In 1960, six-year-old Ruby Bridges was the first African-American child to integrate an all-white public elementary school in the American South. Every day for months, federal marshals escorted Ruby past a mob of angry parents shouting curses, threats and insults at her. Safely inside, she sat in a classroom alone with Barbara Henry, the only teacher willing to instruct her while parents kept their children from attending school with Ruby.
Noted child psychologist Robert Coles met with Ruby for several months to help her cope with the fear and stress she experienced. He was amazed by the prayer Ruby said every day as she walked to school and back home. “Please, God, forgive them because they don’t know what they’re doing” (Luke 23:34).
The words of Jesus spoken from the cross were stronger than the hatred and insults hurled at Him. In the most agonizing hours of His life, our Lord demonstrated the radical response He taught His followers: “Love your enemies, do good to those who hate you, bless those who curse you, pray for those who mistreat you . . . . Be merciful, just as your Father is merciful” (Luke 6:27–28,
This remarkable approach is possible only as we consider the powerful love Jesus has given us – love stronger than even the deepest hatred.
Ruby Bridges helped show us the way.
Sometimes life deals us a tremendous blow. Other times the miraculous happens.
Three young men, captives in Babylon, stood in front of the fearsome king of that land and boldly proclaimed that under no circumstances would they worship the giant image of gold towering above them. Together they declared: “If we are thrown into the blazing furnace, the God we serve is able to deliver us from it, and he will deliver us from Your Majesty’s hand. But even if he does not, we want you to know . . . we will not . . . worship the image” (Daniel 3:16–18).
These three men—Shadrach, Meshach, and Abednego—were hurled into the fiery furnace; and God miraculously delivered them so that not a hair of their head was singed and their clothing was smoke-free (vv. 19–27). They had been prepared to die but their trust in God was unwavering—“even if” He had not saved them.
God desires that we cling to Him—even if our loved one isn’t healed, even if we lose our job, even if we are persecuted. Sometimes God rescues us from danger in this life, and sometimes He doesn’t. But the truth we can hold firmly is this: “The God we serve is able,” loves us, and is with us in every fiery trial, every even if.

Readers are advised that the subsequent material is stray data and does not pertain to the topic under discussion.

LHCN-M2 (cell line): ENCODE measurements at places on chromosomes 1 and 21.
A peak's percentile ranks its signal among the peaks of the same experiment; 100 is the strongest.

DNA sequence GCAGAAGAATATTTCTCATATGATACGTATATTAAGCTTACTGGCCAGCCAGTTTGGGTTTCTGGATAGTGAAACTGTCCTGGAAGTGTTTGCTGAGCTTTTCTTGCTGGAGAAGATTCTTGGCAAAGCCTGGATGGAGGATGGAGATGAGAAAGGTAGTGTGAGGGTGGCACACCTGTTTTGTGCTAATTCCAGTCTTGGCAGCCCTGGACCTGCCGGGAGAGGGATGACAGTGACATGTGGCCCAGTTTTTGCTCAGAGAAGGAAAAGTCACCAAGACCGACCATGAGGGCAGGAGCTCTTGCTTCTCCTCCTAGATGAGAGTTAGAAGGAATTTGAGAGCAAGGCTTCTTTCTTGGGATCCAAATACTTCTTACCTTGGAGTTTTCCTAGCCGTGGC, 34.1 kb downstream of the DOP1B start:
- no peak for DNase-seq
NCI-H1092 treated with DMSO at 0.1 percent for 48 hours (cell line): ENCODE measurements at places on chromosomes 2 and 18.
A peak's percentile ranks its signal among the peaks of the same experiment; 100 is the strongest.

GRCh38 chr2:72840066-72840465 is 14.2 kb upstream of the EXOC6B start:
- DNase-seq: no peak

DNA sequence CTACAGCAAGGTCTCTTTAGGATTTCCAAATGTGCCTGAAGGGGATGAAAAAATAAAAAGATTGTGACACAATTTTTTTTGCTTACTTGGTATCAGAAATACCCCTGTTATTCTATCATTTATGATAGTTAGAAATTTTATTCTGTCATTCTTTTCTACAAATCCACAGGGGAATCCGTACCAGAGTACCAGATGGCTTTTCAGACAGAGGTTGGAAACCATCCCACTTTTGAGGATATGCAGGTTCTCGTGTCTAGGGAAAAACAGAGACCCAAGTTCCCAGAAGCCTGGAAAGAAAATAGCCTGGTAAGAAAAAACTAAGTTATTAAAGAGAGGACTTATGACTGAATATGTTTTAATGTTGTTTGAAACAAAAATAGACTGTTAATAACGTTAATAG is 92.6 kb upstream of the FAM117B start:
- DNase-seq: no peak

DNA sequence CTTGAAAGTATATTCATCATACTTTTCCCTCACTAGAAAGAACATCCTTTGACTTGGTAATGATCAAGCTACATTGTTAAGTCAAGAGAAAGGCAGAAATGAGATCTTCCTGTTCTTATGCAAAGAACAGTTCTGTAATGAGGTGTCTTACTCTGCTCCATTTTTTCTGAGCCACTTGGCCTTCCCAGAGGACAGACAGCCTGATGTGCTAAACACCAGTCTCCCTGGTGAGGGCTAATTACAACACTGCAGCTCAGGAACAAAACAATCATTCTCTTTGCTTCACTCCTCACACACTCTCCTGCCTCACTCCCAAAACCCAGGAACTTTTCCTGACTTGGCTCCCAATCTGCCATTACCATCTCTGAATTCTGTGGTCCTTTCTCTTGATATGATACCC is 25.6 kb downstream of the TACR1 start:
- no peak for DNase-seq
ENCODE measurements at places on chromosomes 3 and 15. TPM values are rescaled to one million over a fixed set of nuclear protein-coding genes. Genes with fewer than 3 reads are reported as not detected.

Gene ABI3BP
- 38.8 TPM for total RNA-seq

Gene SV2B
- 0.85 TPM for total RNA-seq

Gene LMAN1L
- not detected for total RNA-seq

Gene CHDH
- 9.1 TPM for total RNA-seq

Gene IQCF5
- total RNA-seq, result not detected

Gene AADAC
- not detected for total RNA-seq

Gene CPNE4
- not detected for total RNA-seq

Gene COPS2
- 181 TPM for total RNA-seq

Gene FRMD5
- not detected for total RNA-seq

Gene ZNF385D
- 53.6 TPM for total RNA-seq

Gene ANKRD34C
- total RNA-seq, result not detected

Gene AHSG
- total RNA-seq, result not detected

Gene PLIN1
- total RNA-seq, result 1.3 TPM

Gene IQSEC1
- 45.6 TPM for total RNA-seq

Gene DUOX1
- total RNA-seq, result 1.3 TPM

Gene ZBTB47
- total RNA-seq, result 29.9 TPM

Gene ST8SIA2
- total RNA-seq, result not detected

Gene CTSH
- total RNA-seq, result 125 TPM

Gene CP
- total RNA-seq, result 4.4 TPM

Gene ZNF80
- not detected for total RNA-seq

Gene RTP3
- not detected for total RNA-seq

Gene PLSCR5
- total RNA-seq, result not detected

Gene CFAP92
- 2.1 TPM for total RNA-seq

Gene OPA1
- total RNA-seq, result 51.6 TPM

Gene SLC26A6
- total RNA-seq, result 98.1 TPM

Someone in our Bible-study group suggested, “Let’s write our own psalms!” Initially, some protested that they didn’t have the flair for writing, but after some encouragement everyone wrote a moving poetic song narrating how God had been working in their lives. Out of trials, protection, provision, and even pain and tears came enduring messages that gave our psalms fascinating themes. Like Psalm 136, each psalm revealed the truth that God’s love endures forever.
We all have a story to tell about God’s love—whether we write or sing or tell it. For some, our experiences may be dramatic or intense—like the writer of Psalm 136 who recounted how God delivered His people from captivity and conquered His enemies (vv. 10–15). Others may simply describe God’s marvelous creation—“who by his understanding made the heavens . . . spread out the earth upon the waters . . . who made the great lights . . . the sun to govern the day . . . the moon and stars to govern the night” (vv. 5–9).
Remembering who God is and what He has done brings out praise and thanksgiving that glorifies Him. We can then “[speak] to one another with psalms, hymns, and songs from the Spirit” (Ephesians 5:19) about the goodness of the Lord whose love endures forever! Turn your experience of God’s love into a praise song of your own and enjoy an overflow of His never-ending goodness.
My high school cross-country coach once advised me before a race, “Don’t try to be in the lead. The leaders almost always burn out too quickly.” Instead, he suggested I stay close behind the fastest runners. By letting them set the pace, I could conserve the mental and physical strength I’d need to finish the race well.
Leading can be exhausting; following can be freeing. Knowing this improved my running, but it took me a lot longer to realize how this applies to Christian discipleship. In my own life, I was prone to think being a believer in Jesus meant trying really hard. By pursuing my own exhausting expectations for what a Christian should be, I was inadvertently missing the joy and freedom found in simply following Him (John 8:32, 36).
But we weren’t meant to direct our own lives, and Jesus didn’t start a self-improvement program. Instead, He promised that in seeking Him we will find the rest we long for (Matthew 11:25–28). Unlike many other religious teachers’ emphasis on rigorous study of Scripture or an elaborate set of rules, Jesus taught that it’s simply through knowing Him that we know God (v. 27). In seeking Him, we find our heavy burdens lifted (vv. 28–30) and our lives transformed.
Because following Him, our gentle and humble Leader (v. 29), is never burdensome—it’s the way of hope and healing. Resting in His love, we are free.
When I was growing up, my two sisters and I liked to sit side-by-side on top of my mother’s large cedar-lined chest. My mom kept our wool sweaters in it and handiwork that was embroidered or crocheted by my grandmother. She valued the contents of the chest and relied on the pungent odor of the cedar wood to discourage moths from destroying what was inside.